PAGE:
While exploring the country, Yellowstone consistently topped the list of National Parks we wanted to visit.  The idea of seeing Old Faithful or the mesmerizing colors of Grand Prismatic Spring had us itching to make a trip out west.  

But we’re not the only ones drawn to the first National Park.  With over 4 million guests each year, most of those visiting between May and September, Yellowstone can become crowded.  The park has millions of acres to explore, but the majority of visitors remain within just a small portion.  It’s easy to understand that with limited vacation time guests may not have the opportunity to really head out into the backcountry while still visiting the well-known features.  But even if you don’t make it out to the most remote areas, it’s possible to find unique sights at Yellowstone that don’t require huddling into crowds or searching for a parking spot like it’s Christmas at the mall.  

Here are 6 of our favorite gems at Yellowstone you can enjoy while avoiding the crowds: 

1. Theodore Roosevelt Arch

Emmy actually was the one to request this site.  After doing a project about President Roosevelt in school, Emilie has loved learning everything she can about our 26th president. This may be related to the fact that teddy bears are named after him.  Nonetheless, when she saw the north entrance to the park was named after Teddy Roosevelt and that he had personally laid the cornerstone during a dedication ceremony, she immediately put this on her bucket list for the park.  Her goal was to find that cornerstone.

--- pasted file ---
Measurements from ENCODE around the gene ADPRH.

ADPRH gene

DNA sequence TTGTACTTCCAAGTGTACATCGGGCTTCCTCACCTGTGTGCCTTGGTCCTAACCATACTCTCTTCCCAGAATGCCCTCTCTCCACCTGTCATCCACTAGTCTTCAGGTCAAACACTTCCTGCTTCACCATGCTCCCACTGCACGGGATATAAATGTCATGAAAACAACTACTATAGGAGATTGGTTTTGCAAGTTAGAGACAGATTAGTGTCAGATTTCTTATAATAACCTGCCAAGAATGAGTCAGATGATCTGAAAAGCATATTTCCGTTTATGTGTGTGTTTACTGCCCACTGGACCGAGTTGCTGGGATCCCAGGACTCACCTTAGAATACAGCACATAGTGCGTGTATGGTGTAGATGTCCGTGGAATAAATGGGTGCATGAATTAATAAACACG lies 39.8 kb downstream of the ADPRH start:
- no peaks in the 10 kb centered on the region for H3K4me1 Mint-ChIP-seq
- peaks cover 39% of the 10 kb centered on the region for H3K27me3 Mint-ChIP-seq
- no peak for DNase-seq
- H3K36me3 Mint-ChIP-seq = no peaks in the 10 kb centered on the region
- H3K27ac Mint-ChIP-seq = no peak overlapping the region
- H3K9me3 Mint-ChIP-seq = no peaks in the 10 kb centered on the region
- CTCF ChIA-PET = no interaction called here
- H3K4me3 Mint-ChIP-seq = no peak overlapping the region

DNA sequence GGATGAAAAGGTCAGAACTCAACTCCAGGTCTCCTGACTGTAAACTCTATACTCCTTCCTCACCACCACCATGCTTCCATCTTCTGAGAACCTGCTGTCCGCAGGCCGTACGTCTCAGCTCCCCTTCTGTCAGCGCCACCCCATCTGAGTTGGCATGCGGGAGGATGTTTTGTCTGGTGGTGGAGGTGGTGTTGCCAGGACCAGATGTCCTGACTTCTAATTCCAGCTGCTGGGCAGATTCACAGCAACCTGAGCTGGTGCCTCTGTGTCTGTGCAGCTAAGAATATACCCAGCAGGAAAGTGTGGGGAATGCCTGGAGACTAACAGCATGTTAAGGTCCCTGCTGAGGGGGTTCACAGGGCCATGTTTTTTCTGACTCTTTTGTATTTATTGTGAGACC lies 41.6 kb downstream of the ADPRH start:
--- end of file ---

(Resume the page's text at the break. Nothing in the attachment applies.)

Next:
Surprisingly, this entrance to the park was not overly crowded.  As National Park sign photos are fairly popular, I anticipated a long wait to get close to the arch without photo bombing someone’s family portrait.  We visited in the early afternoon and while we saw a handful of other people who briefly stopped for photos, overall it was much less busy than other areas of the park.

2. Tower Fall

Prior to our Yellowstone visit, one of the books I read thoroughly to prepare was Photographing Yellowstone National Park by Gustav W. Verderber.  Mr. Verderber has visited Yellowstone numerous times in all seasons and provides detailed locations and times to capture amazing photographs in the park.   One such section tells of a rainbow which occurs around 8:00 am daily in front of a waterfall.  This sounded like the most magical opportunity and I could not wait check out the area.  

The book describes a trail that begins in a parking lot approximately two miles south of the Tower-Roosevelt junction.  We found the parking lot and Tower Fall, but the trail is no longer accessible due to erosion.  Despite being unable to hike the half mile to the bottom of the waterfall, Tower Fall was still remarkable.  The walls surrounding the waterfall were formed as lava flows cooled and cracked, causing columns to protrude from the rock.  These pinnacles resemble castle towers, making this an inspiring location. In fact a painting of this waterfall, created by Thomas Morgan, was key in the creation of Yellowstone as a National Park.  

And while I’ll admit 8:00 am may be a little on the early side, when we were there we only saw two other people.  The lack of crowds allowed us to slow down and take in the beauty of the waterfall without worrying about being in the way of others. I think this helped us appreciate it even more.  

Tower Fall Yellowstone National Park